NHS Birmingham East and North and Dr Foster Intelligence are currently working in partnership on exploiting the joint capabilities and networks available to both organisations to tackle health inequalities in the local community.

As part of the Programme for Relationships, Intelligence, Metrics and Equality (PRIME), an in-depth segmentation of the population in the east and north of Birmingham was completed, providing a holistic view of the population and associated segments. This segmentation maps at an output area level and utilises a combination of health, socio-economic and ethnicity data, grouping people based on the degree of association between them.

A unique health typology map has been created, with each segment’s attributes fully described, including their media and communication preferences. This ensures that NHS Birmingham East and North and DFI are able to effectively identify health inequalities and tackle them successfully, through targeted social marketing activity.

Director of public health, Nicola Benge, explains: “The health typologies that Dr Foster created have made a significant impact on our ability to tackle inequalities by enabling us to focus on those that need our support the most.”

Tackling smoking prevalence

Smoking prevalence in the East and North of Birmingham in 2009, stood at 28 per cent, significantly above the national average and equating to 84,000 smokers. Smoking remains the primary cause of health inequalities between the rich and poor in England and, as such, tackling smoking prevalence plays a key part in PRIME.

DFI’s data analysis showed that the ‘red’ typology group experience the greatest health needs linked to smoking related conditions, with smoking prevalence in excess of 30 per cent in this audience, making them the primary focus of our activity.

The data showed that this group, particularly white males aged 35 – 55, were most at risk from conditions such as cancer and chronic obstructive pulmonary disease.

In order to effect behavioral change in the audience, it was necessary to fully understand what their motivation was for smoking and the barriers that stopped them from quitting. Through focus groups and one-to-one interviews a key piece of insight was generated, that many of the audience resented the control that smoking held over them.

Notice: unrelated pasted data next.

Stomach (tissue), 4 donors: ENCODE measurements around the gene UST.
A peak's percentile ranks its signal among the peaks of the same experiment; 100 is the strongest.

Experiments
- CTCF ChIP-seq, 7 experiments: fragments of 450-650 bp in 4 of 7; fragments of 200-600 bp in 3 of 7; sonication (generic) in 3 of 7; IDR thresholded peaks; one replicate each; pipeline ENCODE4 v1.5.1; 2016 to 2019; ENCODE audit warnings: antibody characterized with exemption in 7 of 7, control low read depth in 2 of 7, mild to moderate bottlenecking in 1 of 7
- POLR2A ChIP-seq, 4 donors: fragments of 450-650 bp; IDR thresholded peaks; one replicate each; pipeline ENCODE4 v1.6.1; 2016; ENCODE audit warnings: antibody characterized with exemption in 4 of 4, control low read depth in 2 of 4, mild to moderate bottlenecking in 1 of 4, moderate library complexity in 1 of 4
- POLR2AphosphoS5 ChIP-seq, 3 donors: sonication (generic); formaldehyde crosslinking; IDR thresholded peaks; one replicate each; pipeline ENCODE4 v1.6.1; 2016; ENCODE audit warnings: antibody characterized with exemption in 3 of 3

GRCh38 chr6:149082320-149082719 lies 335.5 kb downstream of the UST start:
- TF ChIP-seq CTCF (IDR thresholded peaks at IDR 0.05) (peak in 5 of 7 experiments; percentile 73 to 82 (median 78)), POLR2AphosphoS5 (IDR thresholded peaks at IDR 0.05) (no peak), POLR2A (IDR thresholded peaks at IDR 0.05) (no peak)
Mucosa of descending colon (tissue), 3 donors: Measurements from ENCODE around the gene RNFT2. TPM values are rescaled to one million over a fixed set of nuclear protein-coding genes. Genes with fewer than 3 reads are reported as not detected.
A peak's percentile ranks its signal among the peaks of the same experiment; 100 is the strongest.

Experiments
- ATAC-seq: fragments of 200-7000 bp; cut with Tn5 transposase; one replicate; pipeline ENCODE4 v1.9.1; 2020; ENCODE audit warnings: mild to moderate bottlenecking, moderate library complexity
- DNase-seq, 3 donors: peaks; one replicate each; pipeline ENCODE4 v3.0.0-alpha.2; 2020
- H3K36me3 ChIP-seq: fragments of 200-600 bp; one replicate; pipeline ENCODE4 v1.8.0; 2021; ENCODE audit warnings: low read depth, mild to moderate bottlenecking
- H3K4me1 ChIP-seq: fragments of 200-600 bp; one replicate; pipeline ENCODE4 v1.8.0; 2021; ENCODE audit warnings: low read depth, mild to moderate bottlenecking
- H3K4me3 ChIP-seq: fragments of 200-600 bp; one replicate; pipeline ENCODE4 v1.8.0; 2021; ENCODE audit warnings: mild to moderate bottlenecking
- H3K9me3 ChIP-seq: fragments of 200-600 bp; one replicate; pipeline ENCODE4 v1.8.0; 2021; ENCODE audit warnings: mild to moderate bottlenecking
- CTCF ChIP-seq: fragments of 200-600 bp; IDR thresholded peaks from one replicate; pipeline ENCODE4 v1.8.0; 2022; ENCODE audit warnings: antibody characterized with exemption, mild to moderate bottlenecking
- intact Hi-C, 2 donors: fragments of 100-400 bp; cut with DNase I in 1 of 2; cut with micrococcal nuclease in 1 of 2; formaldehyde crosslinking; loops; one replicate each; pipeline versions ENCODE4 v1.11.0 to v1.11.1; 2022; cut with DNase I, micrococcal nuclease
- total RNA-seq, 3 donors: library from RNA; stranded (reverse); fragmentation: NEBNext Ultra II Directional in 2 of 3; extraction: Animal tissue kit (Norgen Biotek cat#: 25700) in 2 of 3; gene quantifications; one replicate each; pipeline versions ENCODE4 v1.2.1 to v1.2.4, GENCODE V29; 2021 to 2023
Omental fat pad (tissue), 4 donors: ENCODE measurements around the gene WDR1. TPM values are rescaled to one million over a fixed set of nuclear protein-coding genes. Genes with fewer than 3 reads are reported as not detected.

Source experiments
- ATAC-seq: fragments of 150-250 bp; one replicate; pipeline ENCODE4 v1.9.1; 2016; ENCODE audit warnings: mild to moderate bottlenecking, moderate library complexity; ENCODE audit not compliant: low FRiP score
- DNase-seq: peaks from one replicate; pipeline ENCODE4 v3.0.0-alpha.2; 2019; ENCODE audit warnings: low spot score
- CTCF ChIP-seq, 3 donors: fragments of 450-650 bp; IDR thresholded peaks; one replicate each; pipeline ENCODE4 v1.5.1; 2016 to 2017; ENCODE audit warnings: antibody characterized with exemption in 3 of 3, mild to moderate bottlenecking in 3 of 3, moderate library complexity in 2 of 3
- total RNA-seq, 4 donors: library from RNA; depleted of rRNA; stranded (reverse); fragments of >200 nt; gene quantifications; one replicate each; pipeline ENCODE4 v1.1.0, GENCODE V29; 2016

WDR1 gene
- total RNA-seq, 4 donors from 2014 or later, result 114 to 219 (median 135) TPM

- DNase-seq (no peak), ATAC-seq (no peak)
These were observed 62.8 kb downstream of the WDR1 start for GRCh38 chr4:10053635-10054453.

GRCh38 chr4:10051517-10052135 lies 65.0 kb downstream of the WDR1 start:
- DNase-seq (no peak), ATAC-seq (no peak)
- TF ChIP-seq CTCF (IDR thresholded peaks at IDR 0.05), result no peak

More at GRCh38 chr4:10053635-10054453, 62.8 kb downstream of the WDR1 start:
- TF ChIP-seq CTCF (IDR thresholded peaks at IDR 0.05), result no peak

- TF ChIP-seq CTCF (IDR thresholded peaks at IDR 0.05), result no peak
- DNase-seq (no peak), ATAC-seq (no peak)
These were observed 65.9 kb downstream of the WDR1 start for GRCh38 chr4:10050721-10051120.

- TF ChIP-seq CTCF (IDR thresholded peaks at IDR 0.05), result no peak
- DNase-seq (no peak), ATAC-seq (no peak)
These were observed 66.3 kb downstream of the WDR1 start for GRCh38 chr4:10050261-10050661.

The challenge was to generate a creative idea that would convince the target audience that they could regain this control by quitting smoking. Four creative routes were tested, with one striking a clear chord. That campaign was Fight Back.

Fight Back confronted the audience with a graphic metaphor for the damage that smoking does by enabling them to “see it”, but was also empathetic in acknowledging that successful quitting is a real fight.

The campaign challenged the audience to fight back, regain control and beat cigarettes. Both DFI and NHS Birmingham East and North were aware that the campaign contained some challenging imagery and it was an approach that caused some controversy but, importantly, it resonated with the target audience and the evidence shows that it has made a difference to the number of people quitting smoking.

The Fight Back campaign was delivered over an eight week period in two phases. Phase One, running for four weeks, focused on launching the campaign through six sheet posters, mobile ad vans and PR to establish it with the audience. Phase Two, in the final four weeks of the campaign period, “amplified” the message taking the Fight Back message directly to the audience. On-street ambassadors frequented the areas where the audience lived and worked, using experiential elements such as lung age testing machines, to engage with people and explain the benefits of quitting.

The ultimate goal of this interaction was to refer smokers to their local pharmacy smoking cessation service. Primary research indicated that this service best met the needs of the target audience, in terms of flexibility and accessibility.

During the campaign period there was an 87 per cent increase in the number of Quit Dates Set and a 65 per cent increase in Four Week Quits at local pharmacies versus the same two month period in the previous year.

The campaign was also shown to resonate disproportionately the target audience, a group which, historically, has accessed smoking cessation services in low numbers. A second phase of activity was delivered in May 2010, building on the knowledge and success of Phase One to further tackle health inequalities linked to smoking within this audience.